GREEN BAY—Aaron Rodgers held his customary Wednesday pow-wow with reporters at his locker for the first time since he broke his left collarbone, but there's nothing to read into it.
"I just missed you guys a lot," Rodgers joked with the media.
Rodgers reiterated various things he has said on his weekly radio show, including that he hasn't had the bone x-rayed again since the initial scan, and that he'll need to be on the practice field two days before a game for him to possibly play.
"So that's Friday of this week or Tuesday of next week," he said, making no promises for either. "It's a waiting game. We'll see what happens.
"This is a tough injury to deal with, because it's not like you can tough through this or gut it out, which I've done with various other injuries throughout my career. It is difficult, but you just have to trust the process and hope it heals quicker than people think."
As has been the case all along, no one is predicting how long that will take.
"We're talking about the healing of a bone," Head Coach Mike McCarthy said. "Until Dr. McKenzie and Aaron feel we're at a spot to talk about playing, we'll talk about it, but that did not happen today."
Rodgers lamented multiple times how much he misses playing and being on the field "with the guys." He does believe the Packers can stay in the playoff race until he returns, pausing briefly before giving a direct "yes" to that very question.
He's basing that confidence on his faith in the rest of the roster and on the steady improvement he's seen from backup QB Scott Tolzien the past two weeks.
"I'm proud of Scott, the way he's stepped in," Rodgers said. "Obviously, he'd like to have a couple throws back from that (Giants) game, but that's typical.
"We're always striving to be perfect. He's learning on the fly. It's quick experience for him, being thrown out there. His preparation has been very good, his approach, and I think he's primed to have a good week."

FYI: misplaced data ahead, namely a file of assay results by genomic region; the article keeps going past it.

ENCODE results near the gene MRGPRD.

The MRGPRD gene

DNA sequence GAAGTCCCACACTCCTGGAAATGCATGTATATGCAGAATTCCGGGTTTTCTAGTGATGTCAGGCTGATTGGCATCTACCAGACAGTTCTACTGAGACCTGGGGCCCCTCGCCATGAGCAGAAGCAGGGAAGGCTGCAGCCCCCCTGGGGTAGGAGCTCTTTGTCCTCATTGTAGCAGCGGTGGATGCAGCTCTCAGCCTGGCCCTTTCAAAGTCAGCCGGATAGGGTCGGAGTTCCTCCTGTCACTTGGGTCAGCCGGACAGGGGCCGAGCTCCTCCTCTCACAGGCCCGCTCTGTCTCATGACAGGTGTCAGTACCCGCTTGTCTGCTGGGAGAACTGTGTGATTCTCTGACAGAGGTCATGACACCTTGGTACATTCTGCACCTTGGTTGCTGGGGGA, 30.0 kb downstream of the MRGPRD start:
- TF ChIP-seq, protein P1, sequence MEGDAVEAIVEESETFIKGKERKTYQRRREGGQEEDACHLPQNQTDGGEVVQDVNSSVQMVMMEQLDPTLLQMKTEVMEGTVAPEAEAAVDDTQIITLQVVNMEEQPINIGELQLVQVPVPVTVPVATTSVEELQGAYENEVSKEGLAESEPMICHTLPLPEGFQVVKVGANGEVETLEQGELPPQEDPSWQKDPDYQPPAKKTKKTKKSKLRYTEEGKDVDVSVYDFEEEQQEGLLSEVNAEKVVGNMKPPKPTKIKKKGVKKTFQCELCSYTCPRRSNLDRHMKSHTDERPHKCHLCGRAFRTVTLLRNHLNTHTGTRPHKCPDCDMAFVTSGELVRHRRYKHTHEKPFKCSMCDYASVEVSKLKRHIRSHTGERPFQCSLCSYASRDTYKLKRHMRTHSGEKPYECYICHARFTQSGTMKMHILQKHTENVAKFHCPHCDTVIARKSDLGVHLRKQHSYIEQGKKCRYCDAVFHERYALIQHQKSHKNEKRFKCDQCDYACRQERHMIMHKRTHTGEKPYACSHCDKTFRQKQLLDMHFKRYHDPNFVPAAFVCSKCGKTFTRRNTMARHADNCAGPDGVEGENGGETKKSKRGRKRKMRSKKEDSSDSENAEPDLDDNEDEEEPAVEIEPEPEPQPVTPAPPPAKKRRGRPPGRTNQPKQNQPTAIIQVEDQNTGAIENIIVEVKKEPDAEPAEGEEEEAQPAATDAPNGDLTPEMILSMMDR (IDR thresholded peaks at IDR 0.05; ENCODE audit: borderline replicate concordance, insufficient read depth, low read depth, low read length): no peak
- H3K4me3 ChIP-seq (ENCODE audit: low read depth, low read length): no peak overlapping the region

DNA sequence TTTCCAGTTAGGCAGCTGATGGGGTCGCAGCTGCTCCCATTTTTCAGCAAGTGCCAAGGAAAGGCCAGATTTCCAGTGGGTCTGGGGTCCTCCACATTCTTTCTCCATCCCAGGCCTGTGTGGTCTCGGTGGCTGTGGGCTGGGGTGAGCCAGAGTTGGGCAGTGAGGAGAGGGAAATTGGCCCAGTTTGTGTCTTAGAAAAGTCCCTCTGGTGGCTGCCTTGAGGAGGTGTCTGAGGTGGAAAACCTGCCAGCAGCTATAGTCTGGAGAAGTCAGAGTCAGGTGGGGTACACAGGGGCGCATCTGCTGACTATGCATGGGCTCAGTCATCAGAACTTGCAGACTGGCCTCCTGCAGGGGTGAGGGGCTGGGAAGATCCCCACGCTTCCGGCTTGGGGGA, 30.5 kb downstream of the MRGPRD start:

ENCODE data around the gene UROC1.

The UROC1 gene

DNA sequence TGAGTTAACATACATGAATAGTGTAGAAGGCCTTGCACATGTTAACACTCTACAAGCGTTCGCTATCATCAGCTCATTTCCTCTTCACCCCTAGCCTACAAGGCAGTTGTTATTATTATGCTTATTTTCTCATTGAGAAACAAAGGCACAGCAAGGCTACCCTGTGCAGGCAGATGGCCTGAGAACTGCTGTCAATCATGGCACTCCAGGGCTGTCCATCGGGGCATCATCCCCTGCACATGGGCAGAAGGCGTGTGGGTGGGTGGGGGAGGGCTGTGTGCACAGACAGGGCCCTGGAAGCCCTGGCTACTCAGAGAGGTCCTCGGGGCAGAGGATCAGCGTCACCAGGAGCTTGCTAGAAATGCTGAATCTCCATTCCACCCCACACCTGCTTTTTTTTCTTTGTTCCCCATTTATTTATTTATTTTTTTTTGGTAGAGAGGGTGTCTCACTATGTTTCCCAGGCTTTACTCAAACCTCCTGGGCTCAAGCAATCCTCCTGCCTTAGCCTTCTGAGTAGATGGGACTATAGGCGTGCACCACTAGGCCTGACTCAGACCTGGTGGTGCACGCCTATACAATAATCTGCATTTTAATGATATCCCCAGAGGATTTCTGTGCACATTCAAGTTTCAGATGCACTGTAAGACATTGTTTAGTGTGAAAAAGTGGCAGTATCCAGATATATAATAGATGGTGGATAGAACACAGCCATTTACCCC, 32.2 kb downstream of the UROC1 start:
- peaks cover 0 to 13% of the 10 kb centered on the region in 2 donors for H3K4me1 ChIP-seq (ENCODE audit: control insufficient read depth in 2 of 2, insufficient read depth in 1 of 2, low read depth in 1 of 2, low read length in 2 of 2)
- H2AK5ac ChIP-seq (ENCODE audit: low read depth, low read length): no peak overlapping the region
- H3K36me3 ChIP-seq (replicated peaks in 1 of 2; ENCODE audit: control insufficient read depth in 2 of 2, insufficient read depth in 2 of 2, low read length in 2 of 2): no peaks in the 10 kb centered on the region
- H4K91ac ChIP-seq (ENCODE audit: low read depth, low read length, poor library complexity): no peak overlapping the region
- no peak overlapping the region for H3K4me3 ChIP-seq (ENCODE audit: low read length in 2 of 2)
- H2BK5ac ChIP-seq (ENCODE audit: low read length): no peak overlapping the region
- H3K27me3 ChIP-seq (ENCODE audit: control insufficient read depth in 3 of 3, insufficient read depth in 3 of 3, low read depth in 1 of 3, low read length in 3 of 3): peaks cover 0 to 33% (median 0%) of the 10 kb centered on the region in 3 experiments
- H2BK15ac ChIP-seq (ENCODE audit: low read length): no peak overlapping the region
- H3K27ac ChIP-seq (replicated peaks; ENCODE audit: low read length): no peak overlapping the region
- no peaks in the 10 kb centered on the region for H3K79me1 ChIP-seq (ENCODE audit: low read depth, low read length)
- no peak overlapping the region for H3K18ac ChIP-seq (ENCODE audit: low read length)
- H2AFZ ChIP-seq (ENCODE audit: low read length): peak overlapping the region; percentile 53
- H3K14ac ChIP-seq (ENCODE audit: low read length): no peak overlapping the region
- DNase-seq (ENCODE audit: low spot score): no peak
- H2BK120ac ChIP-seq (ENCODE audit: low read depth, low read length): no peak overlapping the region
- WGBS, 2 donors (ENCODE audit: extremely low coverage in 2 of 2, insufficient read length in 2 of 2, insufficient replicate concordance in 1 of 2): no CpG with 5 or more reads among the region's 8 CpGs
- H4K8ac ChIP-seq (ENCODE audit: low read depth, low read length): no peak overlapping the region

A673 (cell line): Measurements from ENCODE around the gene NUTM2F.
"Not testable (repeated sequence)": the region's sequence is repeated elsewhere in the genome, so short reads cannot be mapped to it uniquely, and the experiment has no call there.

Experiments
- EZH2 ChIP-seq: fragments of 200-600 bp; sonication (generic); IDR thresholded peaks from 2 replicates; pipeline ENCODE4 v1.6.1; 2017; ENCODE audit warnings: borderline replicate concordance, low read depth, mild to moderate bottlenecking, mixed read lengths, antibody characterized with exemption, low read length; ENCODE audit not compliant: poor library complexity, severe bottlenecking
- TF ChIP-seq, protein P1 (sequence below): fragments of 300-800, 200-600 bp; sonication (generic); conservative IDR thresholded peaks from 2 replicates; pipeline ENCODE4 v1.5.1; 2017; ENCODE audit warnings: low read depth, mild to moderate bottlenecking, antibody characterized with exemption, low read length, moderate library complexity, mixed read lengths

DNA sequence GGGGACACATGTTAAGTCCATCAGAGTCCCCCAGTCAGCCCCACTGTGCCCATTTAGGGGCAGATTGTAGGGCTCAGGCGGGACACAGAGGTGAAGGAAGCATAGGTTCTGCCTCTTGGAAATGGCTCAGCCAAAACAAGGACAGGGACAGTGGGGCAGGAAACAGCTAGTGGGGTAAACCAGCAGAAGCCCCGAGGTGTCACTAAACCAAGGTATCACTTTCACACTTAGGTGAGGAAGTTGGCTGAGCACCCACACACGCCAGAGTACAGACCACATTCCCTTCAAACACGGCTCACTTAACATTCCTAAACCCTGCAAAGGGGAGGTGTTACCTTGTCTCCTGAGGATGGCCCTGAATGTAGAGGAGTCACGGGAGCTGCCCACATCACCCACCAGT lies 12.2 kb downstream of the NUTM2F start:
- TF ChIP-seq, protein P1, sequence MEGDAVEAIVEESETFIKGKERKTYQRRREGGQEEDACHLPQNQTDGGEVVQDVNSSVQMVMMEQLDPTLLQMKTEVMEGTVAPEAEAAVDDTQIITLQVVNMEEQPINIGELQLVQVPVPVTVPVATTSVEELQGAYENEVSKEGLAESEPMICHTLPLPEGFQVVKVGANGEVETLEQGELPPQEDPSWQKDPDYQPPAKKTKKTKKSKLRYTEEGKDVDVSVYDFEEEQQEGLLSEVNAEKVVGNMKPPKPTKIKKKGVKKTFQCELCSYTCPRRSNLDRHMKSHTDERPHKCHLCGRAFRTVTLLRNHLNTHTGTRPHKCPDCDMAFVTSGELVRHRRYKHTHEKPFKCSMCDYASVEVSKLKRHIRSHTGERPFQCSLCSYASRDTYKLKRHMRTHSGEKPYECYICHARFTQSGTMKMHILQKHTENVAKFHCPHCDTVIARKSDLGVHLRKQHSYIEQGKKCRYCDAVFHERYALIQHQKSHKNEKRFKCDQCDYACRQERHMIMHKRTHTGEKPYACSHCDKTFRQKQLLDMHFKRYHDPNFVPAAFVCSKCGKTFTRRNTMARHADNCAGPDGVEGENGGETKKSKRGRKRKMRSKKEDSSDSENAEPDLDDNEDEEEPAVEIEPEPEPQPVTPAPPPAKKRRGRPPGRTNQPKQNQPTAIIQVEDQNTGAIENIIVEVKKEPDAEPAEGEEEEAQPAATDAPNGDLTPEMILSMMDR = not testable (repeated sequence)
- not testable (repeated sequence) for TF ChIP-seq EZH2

Tolzien was praised by McCarthy for his completion percentage against the Giants (71 percent) and for his accuracy, particularly on downfield throws. His "issue" was the three interceptions, and the five total he has thrown in two games.
Tolzien is trying to find that balance between protecting the football and "letting it rip," as McCarthy referenced previously. It's a tough line to walk, especially for a quarterback with all of 7½ quarters of action under his belt.
But, again, just as he did last week, Tolzien pointed to his extensive studying as the element to carry him through in his second start, Sunday at Lambeau Field against Minnesota.
He's leaning on his prep work both in terms of making better decisions and handling the pressure that comes with ending the team's current three-game losing streak, which would help keep the Packers afloat until Rodgers returns.
"It's something that's in the back of your mind," Tolzien said of the interceptions, "but you still have to play ball. It's still a reactionary sport.
"No question, there's a sense of urgency, but you still try to stay within yourself and let the game come to you. I think you want to press in your preparation, but you don't want to press on the field."
McCarthy stressed that the playoff picture is not part of the team's discussions at this point, but the players have a solid grasp of the situation regardless.
The Packers haven't been at .500 this late in a season since 2008, the last time they missed the postseason. They're in somewhat strange territory, yet, fully in tune with reality.
"You can say that you don't think about the playoffs … but you do," guard Josh Sitton said. "When you're 5-5, if you give one more away, especially in the NFC, you might not be in."
Receiver Jordy Nelson wouldn't go so far as to call Sunday a must-win, but "it's probably about as close as you can get to one."
"Everybody understands where we're at," guard T.J. Lang said. "Our backs aren't against the wall, but we're pretty damn close." Additional coverage - Nov. 20